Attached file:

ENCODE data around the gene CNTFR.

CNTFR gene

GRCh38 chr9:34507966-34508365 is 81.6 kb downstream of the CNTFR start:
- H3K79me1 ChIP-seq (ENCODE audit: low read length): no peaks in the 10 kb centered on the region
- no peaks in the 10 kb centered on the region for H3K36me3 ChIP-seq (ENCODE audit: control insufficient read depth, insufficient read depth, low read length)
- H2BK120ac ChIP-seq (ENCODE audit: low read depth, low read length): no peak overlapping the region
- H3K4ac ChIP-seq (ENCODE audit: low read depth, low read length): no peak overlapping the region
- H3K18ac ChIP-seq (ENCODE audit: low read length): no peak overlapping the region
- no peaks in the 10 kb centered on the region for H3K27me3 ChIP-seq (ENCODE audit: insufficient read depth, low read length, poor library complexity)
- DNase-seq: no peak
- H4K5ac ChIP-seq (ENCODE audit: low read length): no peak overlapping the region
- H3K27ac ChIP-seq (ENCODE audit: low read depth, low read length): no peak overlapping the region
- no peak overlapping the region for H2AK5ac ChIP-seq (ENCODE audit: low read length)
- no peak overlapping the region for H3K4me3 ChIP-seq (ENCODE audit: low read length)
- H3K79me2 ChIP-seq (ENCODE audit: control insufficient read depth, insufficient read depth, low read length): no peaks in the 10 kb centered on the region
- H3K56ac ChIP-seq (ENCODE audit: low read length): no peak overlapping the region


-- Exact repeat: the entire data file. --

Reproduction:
ENCODE data around the gene CNTFR.

CNTFR gene

GRCh38 chr9:34507966-34508365 is 81.6 kb downstream of the CNTFR start:
- H3K79me1 ChIP-seq (ENCODE audit: low read length): no peaks in the 10 kb centered on the region
- no peaks in the 10 kb centered on the region for H3K36me3 ChIP-seq (ENCODE audit: control insufficient read depth, insufficient read depth, low read length)
- H2BK120ac ChIP-seq (ENCODE audit: low read depth, low read length): no peak overlapping the region
- H3K4ac ChIP-seq (ENCODE audit: low read depth, low read length): no peak overlapping the region
- H3K18ac ChIP-seq (ENCODE audit: low read length): no peak overlapping the region
- no peaks in the 10 kb centered on the region for H3K27me3 ChIP-seq (ENCODE audit: insufficient read depth, low read length, poor library complexity)
- DNase-seq: no peak
- H4K5ac ChIP-seq (ENCODE audit: low read length): no peak overlapping the region
- H3K27ac ChIP-seq (ENCODE audit: low read depth, low read length): no peak overlapping the region
- no peak overlapping the region for H2AK5ac ChIP-seq (ENCODE audit: low read length)
- no peak overlapping the region for H3K4me3 ChIP-seq (ENCODE audit: low read length)
- H3K79me2 ChIP-seq (ENCODE audit: control insufficient read depth, insufficient read depth, low read length): no peaks in the 10 kb centered on the region
- H3K56ac ChIP-seq (ENCODE audit: low read length): no peak overlapping the region